Two killed in fierce Paris police raid
PARIS: A woman blew herself up and a suspected jihadist was killed yesterday in a massive police assault in Paris targeting the possible mastermind of France’s worst-ever terror attacks. Gunfire and explosions rocked the Saint-Denis area in the north of the city, near the Stade de France stadium, from before dawn as terrified residents were evacuated or told to stay home. After a siege lasting several hours between security forces and a group of people holed up in an apartment, heavily armed police arrested seven people. Five police officers suffered minor injuries.
Elite police were seen hauling away a naked suspect in the streets near where three suicide bombers blew themselves up outside the stadium at the start of Friday’s attacks. After the raid, white-suited forensic experts swarmed the building where the windows appeared to have blasted out, as police tried to verify if Abdelhamid Abaaoud, the suspected mastermind of Friday’s attacks in Paris that killed 129 people, had been inside.
Paris prosecutor Francois Molins said a probe into the attacks had allowed police “to obtain telephonic surveillance and witness testimony which led us to believe that Abaaoud was likely to be in an... apartment in Saint-Denis”. However, Molins said it was too early to say if he was among those arrested or killed. Some of the survivors of the assault had tried to hide in the rubble of the badly damaged building, the prosecutor said.
A source close to the investigation said the dead woman might have been Abaaoud’s cousin, while the Washington Post quoted senior intelligence officials as saying Abaaoud himself had died in the shootout. Molins said none of the bodies had been identified, adding only that Abaaoud was not amongst those detained.
Abaaoud is an Islamic State fighter who was previously thought to be in Syria after fleeing raids in his native Belgium earlier this year.
Residents of the Paris suburb, some of whom were evacuated in their underwear, said they had been caught in a terrifying exchange of fire. Hayat, 26, had been leaving a friend’s apartment where she had spent the night when the shots erupted. “I heard gunfire,” she said. “I could have been hit by a bullet. I never thought terrorists could have hidden here.”
“We could see bullets flying and laser beams out of the window. There were explosions. You could feel the whole building shake,” said Sabrine, a downstairs neighbor from the apartment that was raided. She told Europe 1 radio that she heard the people above her talking to each other, running around and reloading their guns. Another local, Sanoko Abdulai, said that as the operation gathered pace, a young woman detonated an explosion. “She had a bomb, that’s for sure. The police didn’t kill her, she blew herself up...,” he told Reuters, without giving details. Three police officers and a passerby were injured in the assault. A police dog was also killed.
A man arrested during the assault told AFP he had loaned his apartment to two people from Belgium as a favor to a friend. “A friend asked me to put up two of his friends for a few days,” Jawad Bendaoud said. “I said that there was no mattress, they told me ‘it’s not a problem’, they just wanted water and to pray,” Bendaoud said before being handcuffed and led away by police.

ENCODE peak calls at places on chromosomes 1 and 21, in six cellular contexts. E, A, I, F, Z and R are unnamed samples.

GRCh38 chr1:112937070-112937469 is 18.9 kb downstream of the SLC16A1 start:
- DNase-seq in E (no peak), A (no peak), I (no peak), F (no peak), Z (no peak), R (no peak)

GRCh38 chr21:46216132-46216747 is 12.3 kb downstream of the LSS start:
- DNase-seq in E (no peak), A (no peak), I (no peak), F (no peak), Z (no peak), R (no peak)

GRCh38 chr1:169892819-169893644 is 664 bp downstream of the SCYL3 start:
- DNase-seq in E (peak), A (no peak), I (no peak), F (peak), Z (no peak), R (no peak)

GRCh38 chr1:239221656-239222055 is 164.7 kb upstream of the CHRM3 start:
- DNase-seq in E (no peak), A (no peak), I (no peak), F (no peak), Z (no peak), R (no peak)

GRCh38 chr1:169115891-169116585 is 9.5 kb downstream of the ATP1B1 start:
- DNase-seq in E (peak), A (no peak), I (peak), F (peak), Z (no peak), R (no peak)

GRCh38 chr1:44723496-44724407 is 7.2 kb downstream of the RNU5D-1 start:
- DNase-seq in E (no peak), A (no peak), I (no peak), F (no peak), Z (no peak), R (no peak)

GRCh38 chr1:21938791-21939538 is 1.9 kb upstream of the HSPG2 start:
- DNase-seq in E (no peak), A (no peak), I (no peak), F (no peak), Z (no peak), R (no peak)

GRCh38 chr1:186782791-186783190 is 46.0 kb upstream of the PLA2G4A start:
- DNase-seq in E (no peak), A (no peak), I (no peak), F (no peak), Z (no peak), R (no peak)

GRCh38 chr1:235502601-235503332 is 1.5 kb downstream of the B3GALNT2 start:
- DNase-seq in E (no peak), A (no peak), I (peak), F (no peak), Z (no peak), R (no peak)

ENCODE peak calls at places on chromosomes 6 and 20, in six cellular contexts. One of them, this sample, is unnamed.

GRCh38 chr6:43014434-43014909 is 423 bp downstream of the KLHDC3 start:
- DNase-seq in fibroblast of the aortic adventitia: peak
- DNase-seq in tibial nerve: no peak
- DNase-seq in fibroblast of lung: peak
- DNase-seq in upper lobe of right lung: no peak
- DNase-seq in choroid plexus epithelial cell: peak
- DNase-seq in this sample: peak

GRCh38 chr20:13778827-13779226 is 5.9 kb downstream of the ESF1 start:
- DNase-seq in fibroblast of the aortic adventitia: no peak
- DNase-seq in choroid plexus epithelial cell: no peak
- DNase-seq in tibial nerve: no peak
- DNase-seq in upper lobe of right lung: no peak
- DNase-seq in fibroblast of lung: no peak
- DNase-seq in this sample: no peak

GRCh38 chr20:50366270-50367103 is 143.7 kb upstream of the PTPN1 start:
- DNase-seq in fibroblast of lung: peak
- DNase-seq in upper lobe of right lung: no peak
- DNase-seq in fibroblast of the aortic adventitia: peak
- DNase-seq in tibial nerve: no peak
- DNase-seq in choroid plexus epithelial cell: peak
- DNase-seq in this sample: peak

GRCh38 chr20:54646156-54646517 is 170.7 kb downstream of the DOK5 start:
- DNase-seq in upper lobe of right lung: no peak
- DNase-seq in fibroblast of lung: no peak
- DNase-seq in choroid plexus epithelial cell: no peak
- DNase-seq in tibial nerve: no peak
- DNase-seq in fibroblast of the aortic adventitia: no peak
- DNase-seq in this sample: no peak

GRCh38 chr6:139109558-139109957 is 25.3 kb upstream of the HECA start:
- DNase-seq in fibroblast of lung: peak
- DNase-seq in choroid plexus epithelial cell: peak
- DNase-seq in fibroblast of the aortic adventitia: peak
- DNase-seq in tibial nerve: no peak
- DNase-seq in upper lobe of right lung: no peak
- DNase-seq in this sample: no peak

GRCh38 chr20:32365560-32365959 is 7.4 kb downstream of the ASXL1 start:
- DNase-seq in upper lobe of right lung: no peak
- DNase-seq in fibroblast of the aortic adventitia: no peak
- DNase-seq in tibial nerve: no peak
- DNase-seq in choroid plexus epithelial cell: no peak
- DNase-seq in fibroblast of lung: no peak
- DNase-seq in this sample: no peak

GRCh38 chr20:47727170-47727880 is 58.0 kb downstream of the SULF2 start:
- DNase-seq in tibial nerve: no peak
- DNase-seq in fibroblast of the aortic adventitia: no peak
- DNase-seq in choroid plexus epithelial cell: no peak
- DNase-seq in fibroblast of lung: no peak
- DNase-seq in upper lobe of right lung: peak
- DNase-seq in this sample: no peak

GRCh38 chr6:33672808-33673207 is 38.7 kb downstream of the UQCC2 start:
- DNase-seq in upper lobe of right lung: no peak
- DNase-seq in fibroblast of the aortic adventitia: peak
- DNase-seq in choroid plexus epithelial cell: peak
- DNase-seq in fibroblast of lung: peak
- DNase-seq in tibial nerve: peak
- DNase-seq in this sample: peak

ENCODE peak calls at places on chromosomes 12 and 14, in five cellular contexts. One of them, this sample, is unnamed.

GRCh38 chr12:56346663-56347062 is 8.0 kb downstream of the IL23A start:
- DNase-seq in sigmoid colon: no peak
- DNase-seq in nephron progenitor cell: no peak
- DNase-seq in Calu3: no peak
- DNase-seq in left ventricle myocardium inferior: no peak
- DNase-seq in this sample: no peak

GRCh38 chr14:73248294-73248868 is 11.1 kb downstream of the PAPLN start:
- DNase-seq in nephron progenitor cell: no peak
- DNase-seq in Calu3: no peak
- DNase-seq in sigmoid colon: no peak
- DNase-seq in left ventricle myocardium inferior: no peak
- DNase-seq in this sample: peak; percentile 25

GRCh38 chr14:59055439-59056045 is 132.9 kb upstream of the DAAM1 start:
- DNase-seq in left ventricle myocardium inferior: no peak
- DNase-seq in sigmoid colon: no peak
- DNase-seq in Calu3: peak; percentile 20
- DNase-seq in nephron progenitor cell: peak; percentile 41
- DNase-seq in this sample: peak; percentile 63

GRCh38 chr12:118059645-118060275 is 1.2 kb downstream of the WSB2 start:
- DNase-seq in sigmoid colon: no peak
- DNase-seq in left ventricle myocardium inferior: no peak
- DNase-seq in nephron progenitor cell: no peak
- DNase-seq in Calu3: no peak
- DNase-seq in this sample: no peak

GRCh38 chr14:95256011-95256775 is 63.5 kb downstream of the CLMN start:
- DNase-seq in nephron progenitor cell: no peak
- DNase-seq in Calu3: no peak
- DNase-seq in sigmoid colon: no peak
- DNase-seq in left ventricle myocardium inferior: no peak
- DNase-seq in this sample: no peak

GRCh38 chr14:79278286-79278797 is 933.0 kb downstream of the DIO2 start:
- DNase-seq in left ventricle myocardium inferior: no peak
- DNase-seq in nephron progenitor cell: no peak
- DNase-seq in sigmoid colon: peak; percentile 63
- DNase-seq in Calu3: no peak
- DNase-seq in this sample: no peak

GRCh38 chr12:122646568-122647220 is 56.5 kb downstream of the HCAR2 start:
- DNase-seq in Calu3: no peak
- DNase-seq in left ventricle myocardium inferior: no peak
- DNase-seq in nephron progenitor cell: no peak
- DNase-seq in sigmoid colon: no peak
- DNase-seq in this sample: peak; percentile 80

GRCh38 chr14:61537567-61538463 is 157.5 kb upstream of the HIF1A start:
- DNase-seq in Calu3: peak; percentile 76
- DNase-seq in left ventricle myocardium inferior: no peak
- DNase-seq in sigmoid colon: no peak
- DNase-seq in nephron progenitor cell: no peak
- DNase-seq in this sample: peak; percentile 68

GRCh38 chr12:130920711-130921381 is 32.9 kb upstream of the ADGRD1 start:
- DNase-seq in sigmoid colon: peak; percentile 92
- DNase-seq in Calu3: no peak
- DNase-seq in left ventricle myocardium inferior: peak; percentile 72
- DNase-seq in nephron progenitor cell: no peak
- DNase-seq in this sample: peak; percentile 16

Until yesterday morning, officials had said Abaaoud was in Syria. He grew up in Brussels, but media said he moved to Syria in 2014 to fight with Islamic State. Since then he has travelled back to Europe at least once and was involved in a series of planned attacks in Belgium foiled by the police last January. Two police sources and a source close to the investigation told Reuters that the St. Denis cell was planning a fresh attack. “This new team was planning an attack on La Defense,” one source said, referring to a high-rise neighborhood on the outskirts of Paris that is home to top banks and businesses.
Seven jihadists were killed or blew themselves up in Friday’s attacks on the stadium, a concert hall, bars and restaurants that were claimed by the Islamic State group operating in Iraq and Syria. All of those killed in the attack have now been identified, the government said. Police are hunting for two other individuals, including 26-year-old Salah Abdeslam, suspected of taking part in the attacks with his suicide-bomber brother Brahim. In Belgium, where some of the attackers lived, it emerged prosecutors had questioned the two Abdeslam brothers before the attacks “but they had showed no signs of being a potential threat”.
The attacks are unprecedented in France, which was shaken to its core for the second time in a year after 17 people were shot dead by jihadists at Charlie Hebdo magazine and a Jewish supermarket in January. President Francois Hollande praised security forces for their role in the “particularly perilous and taxing” operation which he said proved France was involved in a “war against terrorism”. Hollande told a gathering of mayors that municipal police would be given more weapons and equipment. But he urged the nation not to “give in to fear” or excessive reactions in the wake of the attacks. “No anti-Semitic or anti-Muslim act can be tolerated,” he said.
Meanwhile, the body representing Muslims in France said it would ask all 2,500 mosques in the country to condemn “all forms of violence or terrorism” at Friday prayers. France is still under a state of emergency which lawmakers are likely to vote to extend. — Agencies
People gather at the Place de la Republique Square on Tuesday in Paris to pay tribute to victims of the attacks claimed by Islamic State which killed at least 129 people and left more than 350 injured on Nov 13. — AFP